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Mr. Caborn: The hon. Gentleman described category A machines as a potential problem that needs to be monitored. Does he believe that the scrutiny Committee was right to say that category A machines should go into large and small casinos? Does he believe that that is still the case today?

Mr. Whittingdale: We have tabled another amendment, to which my hon. Friend the Member for South-West Hertfordshire (Mr. Page) will speak, if he has the opportunity, which would allow a limited number of category A machines in large and small casinos. That would allow a proper test of their impact in each type of casino.

Mr. Caborn: Does the hon. Gentleman believe that category A machines should be allowed in the 136 casinos that currently operate under the Gaming Act 1968?

Mr. Whittingdale: As I said, we believe that a limited number of those machines should be allowed in large and small casinos in order for there to be a proper test. However, I point out to the Minister that amendment No. 143, by reducing the number of regional casinos from eight to four, would halve the number of category A machines to 5,000, as opposed to the 10,000 that the Government currently propose.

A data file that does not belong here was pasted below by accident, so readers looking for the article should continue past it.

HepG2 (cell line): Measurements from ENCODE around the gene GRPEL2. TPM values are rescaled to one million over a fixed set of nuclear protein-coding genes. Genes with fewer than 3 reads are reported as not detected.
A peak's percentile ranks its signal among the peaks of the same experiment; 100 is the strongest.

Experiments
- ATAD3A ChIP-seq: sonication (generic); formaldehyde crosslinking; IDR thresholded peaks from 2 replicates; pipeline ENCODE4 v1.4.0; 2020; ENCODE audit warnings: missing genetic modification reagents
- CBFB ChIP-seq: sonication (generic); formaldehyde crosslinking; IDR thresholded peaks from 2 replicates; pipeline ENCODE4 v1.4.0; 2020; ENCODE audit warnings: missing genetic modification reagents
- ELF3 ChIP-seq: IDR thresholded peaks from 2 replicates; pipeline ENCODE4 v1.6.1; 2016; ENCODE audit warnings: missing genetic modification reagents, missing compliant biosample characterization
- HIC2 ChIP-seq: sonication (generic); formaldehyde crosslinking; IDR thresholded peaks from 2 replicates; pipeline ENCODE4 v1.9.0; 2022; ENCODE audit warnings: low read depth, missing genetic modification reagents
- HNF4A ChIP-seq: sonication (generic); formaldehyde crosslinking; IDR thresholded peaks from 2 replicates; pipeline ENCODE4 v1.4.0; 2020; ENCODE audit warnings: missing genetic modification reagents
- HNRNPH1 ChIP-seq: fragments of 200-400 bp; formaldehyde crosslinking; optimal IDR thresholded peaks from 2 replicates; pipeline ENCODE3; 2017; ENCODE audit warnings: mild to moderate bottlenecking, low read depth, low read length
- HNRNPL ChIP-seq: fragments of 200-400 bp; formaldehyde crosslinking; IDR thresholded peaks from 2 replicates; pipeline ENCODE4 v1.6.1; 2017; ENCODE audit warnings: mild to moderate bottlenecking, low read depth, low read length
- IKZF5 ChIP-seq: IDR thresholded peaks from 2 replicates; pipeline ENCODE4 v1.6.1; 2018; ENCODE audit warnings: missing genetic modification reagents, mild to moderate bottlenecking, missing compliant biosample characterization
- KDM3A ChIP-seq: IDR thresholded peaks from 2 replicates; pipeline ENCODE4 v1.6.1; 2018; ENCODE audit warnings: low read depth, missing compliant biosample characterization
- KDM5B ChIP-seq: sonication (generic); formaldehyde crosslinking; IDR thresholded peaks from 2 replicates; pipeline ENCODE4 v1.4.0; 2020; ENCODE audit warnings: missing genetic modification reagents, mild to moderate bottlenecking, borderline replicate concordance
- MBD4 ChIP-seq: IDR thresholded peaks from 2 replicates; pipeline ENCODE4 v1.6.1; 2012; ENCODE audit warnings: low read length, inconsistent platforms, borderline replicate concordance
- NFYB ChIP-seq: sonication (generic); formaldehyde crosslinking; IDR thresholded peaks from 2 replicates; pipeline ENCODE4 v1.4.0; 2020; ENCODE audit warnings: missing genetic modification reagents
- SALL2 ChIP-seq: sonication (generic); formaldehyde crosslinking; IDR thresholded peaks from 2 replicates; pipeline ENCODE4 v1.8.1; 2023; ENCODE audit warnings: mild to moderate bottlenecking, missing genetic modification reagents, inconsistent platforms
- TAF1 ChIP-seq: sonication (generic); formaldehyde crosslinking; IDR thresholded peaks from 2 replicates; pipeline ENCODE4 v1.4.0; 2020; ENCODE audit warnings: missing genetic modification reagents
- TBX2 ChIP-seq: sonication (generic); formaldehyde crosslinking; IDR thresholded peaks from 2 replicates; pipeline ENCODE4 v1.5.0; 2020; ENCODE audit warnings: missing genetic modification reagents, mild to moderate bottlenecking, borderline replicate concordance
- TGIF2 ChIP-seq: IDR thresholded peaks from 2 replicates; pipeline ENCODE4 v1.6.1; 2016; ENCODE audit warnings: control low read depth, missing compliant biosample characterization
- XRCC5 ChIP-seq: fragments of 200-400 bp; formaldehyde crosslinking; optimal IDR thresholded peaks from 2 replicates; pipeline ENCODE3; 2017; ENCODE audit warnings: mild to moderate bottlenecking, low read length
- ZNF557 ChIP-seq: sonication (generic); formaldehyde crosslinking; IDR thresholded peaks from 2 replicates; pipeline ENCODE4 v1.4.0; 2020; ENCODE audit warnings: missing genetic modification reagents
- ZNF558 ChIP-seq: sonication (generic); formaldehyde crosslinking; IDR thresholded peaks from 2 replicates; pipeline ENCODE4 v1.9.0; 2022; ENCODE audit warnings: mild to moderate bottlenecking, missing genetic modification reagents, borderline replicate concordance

Mr. Caborn: Perhaps the hon. Gentleman will now answer the question. Does he suggest that category A machines should be not only in regional casinos but in large casinos, in small casinos and in the 136 casinos that operate under the 1968 Act? Does he agree that category A machines should also be in those places?

Mr. Whittingdale: Existing casinos are those that have never given rise to a significant gambling problem. We believe that if there is to be a proper impact test, it makes sense that there should be a limited number of machines tested in each type of casino. That is the purpose of new clause 13. I hope that we will have the opportunity to address that in more detail. However, the answer to the Minister's question is yes.